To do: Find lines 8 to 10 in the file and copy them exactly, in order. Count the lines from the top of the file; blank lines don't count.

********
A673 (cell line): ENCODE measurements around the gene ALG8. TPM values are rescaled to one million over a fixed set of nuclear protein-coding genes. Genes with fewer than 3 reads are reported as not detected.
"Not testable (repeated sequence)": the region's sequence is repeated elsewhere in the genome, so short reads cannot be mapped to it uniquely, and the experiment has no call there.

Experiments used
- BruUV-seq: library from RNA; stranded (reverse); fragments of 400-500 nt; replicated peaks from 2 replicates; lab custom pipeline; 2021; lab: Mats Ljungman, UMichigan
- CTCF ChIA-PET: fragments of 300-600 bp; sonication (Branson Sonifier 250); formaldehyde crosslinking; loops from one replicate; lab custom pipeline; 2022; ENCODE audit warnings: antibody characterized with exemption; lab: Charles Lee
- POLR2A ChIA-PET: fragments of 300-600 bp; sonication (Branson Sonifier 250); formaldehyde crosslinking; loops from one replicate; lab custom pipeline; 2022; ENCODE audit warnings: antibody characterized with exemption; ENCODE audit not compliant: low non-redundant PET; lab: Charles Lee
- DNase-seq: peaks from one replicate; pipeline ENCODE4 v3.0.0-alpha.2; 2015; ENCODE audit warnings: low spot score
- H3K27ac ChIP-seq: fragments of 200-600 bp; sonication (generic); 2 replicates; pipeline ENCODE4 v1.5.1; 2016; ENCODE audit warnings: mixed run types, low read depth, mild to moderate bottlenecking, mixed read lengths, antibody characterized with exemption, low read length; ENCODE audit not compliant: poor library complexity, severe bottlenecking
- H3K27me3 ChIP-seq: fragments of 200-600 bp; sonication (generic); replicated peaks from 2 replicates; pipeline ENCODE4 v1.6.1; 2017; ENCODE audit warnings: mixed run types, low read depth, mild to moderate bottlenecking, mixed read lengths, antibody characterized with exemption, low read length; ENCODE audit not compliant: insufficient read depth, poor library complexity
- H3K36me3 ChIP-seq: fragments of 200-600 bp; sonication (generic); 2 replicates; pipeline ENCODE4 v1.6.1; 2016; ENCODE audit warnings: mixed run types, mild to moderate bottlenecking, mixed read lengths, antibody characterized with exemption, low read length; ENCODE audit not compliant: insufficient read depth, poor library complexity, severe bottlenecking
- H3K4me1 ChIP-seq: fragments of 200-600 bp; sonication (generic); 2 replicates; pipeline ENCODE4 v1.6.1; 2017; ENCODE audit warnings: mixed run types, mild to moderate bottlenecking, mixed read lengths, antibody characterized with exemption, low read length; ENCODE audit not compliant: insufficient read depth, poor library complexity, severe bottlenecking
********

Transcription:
- H3K27ac ChIP-seq: fragments of 200-600 bp; sonication (generic); 2 replicates; pipeline ENCODE4 v1.5.1; 2016; ENCODE audit warnings: mixed run types, low read depth, mild to moderate bottlenecking, mixed read lengths, antibody characterized with exemption, low read length; ENCODE audit not compliant: poor library complexity, severe bottlenecking
- H3K27me3 ChIP-seq: fragments of 200-600 bp; sonication (generic); replicated peaks from 2 replicates; pipeline ENCODE4 v1.6.1; 2017; ENCODE audit warnings: mixed run types, low read depth, mild to moderate bottlenecking, mixed read lengths, antibody characterized with exemption, low read length; ENCODE audit not compliant: insufficient read depth, poor library complexity
- H3K36me3 ChIP-seq: fragments of 200-600 bp; sonication (generic); 2 replicates; pipeline ENCODE4 v1.6.1; 2016; ENCODE audit warnings: mixed run types, mild to moderate bottlenecking, mixed read lengths, antibody characterized with exemption, low read length; ENCODE audit not compliant: insufficient read depth, poor library complexity, severe bottlenecking